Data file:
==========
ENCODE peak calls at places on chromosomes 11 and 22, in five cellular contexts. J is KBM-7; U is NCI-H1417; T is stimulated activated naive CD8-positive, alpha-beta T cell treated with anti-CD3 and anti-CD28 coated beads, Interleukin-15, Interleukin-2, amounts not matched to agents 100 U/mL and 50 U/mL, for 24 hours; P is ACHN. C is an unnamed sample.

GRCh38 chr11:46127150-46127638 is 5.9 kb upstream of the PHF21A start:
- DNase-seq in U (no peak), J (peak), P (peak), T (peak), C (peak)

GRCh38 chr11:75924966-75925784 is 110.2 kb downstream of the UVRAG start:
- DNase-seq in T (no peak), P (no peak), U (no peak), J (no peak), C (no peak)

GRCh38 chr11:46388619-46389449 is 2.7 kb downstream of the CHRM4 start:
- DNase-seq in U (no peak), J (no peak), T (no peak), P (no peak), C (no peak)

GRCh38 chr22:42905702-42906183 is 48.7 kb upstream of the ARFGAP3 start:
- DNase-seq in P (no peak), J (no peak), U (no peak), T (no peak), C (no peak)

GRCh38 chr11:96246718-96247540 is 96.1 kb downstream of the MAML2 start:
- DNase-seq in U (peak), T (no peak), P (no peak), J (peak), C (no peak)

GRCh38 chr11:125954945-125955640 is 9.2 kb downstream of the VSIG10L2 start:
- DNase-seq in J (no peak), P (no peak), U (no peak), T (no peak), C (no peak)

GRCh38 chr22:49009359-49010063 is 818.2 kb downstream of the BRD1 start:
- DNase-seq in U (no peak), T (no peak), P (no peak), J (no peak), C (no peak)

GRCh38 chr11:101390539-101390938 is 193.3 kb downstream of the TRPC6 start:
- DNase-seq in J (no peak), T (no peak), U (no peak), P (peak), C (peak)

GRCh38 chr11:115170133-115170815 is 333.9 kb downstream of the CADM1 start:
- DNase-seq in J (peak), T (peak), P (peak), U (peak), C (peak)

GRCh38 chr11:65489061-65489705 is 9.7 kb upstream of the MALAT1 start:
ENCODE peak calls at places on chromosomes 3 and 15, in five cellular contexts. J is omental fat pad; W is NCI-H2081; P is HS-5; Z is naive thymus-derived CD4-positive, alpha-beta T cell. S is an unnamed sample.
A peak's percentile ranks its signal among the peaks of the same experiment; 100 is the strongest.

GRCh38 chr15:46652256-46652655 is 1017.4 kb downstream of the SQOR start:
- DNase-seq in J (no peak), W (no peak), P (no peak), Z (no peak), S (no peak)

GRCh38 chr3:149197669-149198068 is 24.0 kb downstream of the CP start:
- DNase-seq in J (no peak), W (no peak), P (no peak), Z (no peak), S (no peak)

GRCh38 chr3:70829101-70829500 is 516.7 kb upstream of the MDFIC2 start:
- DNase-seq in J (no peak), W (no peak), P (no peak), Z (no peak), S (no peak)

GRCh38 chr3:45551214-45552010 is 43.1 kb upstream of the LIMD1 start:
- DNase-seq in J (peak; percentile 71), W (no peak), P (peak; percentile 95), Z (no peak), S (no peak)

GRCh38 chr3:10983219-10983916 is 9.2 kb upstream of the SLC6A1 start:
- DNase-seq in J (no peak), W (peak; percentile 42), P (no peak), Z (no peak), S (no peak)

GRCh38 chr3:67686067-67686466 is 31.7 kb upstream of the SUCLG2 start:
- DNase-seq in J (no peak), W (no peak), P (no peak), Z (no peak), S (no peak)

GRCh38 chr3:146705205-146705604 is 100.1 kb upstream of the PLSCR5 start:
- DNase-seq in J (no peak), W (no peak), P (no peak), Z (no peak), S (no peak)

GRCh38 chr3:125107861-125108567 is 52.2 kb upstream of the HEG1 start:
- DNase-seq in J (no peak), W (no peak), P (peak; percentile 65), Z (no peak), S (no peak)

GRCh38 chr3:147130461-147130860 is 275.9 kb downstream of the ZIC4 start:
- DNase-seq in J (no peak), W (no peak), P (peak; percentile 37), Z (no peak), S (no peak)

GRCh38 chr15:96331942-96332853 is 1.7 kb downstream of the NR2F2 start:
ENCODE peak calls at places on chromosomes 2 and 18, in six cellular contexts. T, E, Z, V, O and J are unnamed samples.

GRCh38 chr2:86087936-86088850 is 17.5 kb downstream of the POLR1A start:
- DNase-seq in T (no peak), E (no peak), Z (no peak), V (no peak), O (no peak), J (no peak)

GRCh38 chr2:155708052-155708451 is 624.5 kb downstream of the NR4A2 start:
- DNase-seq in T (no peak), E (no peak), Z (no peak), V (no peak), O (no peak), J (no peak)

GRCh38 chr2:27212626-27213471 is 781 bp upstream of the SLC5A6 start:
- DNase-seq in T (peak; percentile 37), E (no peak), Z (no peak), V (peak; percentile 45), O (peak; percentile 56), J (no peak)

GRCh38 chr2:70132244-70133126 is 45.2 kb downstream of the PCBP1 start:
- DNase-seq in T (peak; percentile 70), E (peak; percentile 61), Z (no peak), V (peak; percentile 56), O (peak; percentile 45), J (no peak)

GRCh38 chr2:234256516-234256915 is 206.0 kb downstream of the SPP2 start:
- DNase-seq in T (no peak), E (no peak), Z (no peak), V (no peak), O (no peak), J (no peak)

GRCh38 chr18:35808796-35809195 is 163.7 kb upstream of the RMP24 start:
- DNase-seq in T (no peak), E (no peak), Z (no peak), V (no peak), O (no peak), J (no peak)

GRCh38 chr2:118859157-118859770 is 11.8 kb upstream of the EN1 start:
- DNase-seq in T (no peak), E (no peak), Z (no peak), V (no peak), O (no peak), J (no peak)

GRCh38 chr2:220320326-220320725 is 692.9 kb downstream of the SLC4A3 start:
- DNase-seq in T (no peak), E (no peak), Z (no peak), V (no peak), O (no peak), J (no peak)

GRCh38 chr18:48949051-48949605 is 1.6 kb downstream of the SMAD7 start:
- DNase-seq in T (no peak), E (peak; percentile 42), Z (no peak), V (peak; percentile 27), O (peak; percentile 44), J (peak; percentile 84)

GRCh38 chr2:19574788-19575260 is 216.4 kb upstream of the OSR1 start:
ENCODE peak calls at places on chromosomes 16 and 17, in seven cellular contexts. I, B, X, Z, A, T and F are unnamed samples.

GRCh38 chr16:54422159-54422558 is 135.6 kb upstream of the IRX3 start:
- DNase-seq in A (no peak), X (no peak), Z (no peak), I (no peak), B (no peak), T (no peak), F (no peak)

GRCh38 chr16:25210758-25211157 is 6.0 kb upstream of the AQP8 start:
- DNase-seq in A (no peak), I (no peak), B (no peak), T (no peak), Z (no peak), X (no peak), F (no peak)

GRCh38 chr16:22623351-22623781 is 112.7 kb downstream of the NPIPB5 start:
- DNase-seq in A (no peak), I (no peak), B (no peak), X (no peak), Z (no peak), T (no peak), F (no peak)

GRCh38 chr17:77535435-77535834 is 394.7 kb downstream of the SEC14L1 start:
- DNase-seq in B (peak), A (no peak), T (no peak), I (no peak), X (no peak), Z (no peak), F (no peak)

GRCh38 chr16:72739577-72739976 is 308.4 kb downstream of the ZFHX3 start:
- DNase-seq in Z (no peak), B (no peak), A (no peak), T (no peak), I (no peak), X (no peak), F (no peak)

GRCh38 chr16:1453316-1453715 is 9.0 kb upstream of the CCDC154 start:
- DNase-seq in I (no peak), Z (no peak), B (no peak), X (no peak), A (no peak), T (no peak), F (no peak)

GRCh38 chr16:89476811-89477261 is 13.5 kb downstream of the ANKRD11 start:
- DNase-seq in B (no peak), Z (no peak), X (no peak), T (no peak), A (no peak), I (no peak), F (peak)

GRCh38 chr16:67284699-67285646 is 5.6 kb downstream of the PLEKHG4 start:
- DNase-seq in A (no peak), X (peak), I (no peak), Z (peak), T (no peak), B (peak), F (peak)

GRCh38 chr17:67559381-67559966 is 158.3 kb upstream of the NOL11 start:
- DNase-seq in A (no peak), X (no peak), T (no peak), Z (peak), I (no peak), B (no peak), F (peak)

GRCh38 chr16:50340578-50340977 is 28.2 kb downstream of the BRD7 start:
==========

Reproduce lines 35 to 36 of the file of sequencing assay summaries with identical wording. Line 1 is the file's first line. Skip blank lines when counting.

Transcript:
GRCh38 chr3:146705205-146705604 is 100.1 kb upstream of the PLSCR5 start:
- DNase-seq in J (no peak), W (no peak), P (no peak), Z (no peak), S (no peak)